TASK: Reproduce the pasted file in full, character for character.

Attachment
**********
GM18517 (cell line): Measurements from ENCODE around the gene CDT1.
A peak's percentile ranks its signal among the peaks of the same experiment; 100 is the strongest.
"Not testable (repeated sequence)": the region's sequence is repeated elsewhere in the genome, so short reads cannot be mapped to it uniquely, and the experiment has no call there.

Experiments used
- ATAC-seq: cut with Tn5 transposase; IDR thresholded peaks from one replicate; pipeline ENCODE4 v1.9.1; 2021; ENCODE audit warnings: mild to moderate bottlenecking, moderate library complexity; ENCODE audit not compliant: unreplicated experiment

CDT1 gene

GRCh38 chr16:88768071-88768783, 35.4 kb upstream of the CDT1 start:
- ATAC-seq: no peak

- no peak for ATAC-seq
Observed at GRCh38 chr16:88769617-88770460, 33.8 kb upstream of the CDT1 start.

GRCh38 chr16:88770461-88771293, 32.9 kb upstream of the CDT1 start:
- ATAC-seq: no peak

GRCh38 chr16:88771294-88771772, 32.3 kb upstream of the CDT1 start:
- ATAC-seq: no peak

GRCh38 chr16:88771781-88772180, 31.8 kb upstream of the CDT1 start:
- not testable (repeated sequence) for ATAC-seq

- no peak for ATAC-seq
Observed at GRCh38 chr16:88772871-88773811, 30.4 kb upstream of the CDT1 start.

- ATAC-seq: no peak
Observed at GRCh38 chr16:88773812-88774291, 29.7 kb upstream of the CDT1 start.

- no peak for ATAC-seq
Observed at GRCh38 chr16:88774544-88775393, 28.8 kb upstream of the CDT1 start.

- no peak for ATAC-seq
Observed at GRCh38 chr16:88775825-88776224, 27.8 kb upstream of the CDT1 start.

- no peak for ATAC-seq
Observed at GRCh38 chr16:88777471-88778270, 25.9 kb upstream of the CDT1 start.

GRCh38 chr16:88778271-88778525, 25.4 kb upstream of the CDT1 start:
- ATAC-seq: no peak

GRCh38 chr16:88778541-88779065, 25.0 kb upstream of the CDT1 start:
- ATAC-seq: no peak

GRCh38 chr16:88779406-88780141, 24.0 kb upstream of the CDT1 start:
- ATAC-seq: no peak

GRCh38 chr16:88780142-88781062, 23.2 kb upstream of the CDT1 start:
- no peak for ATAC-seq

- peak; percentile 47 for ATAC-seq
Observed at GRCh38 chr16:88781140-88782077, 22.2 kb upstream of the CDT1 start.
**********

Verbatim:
GM18517 (cell line): Measurements from ENCODE around the gene CDT1.
A peak's percentile ranks its signal among the peaks of the same experiment; 100 is the strongest.
"Not testable (repeated sequence)": the region's sequence is repeated elsewhere in the genome, so short reads cannot be mapped to it uniquely, and the experiment has no call there.

Experiments used
- ATAC-seq: cut with Tn5 transposase; IDR thresholded peaks from one replicate; pipeline ENCODE4 v1.9.1; 2021; ENCODE audit warnings: mild to moderate bottlenecking, moderate library complexity; ENCODE audit not compliant: unreplicated experiment

CDT1 gene

GRCh38 chr16:88768071-88768783, 35.4 kb upstream of the CDT1 start:
- ATAC-seq: no peak

- no peak for ATAC-seq
Observed at GRCh38 chr16:88769617-88770460, 33.8 kb upstream of the CDT1 start.

GRCh38 chr16:88770461-88771293, 32.9 kb upstream of the CDT1 start:
- ATAC-seq: no peak

GRCh38 chr16:88771294-88771772, 32.3 kb upstream of the CDT1 start:
- ATAC-seq: no peak

GRCh38 chr16:88771781-88772180, 31.8 kb upstream of the CDT1 start:
- not testable (repeated sequence) for ATAC-seq

- no peak for ATAC-seq
Observed at GRCh38 chr16:88772871-88773811, 30.4 kb upstream of the CDT1 start.

- ATAC-seq: no peak
Observed at GRCh38 chr16:88773812-88774291, 29.7 kb upstream of the CDT1 start.

- no peak for ATAC-seq
Observed at GRCh38 chr16:88774544-88775393, 28.8 kb upstream of the CDT1 start.

- no peak for ATAC-seq
Observed at GRCh38 chr16:88775825-88776224, 27.8 kb upstream of the CDT1 start.

- no peak for ATAC-seq
Observed at GRCh38 chr16:88777471-88778270, 25.9 kb upstream of the CDT1 start.

GRCh38 chr16:88778271-88778525, 25.4 kb upstream of the CDT1 start:
- ATAC-seq: no peak

GRCh38 chr16:88778541-88779065, 25.0 kb upstream of the CDT1 start:
- ATAC-seq: no peak

GRCh38 chr16:88779406-88780141, 24.0 kb upstream of the CDT1 start:
- ATAC-seq: no peak

GRCh38 chr16:88780142-88781062, 23.2 kb upstream of the CDT1 start:
- no peak for ATAC-seq

- peak; percentile 47 for ATAC-seq
Observed at GRCh38 chr16:88781140-88782077, 22.2 kb upstream of the CDT1 start.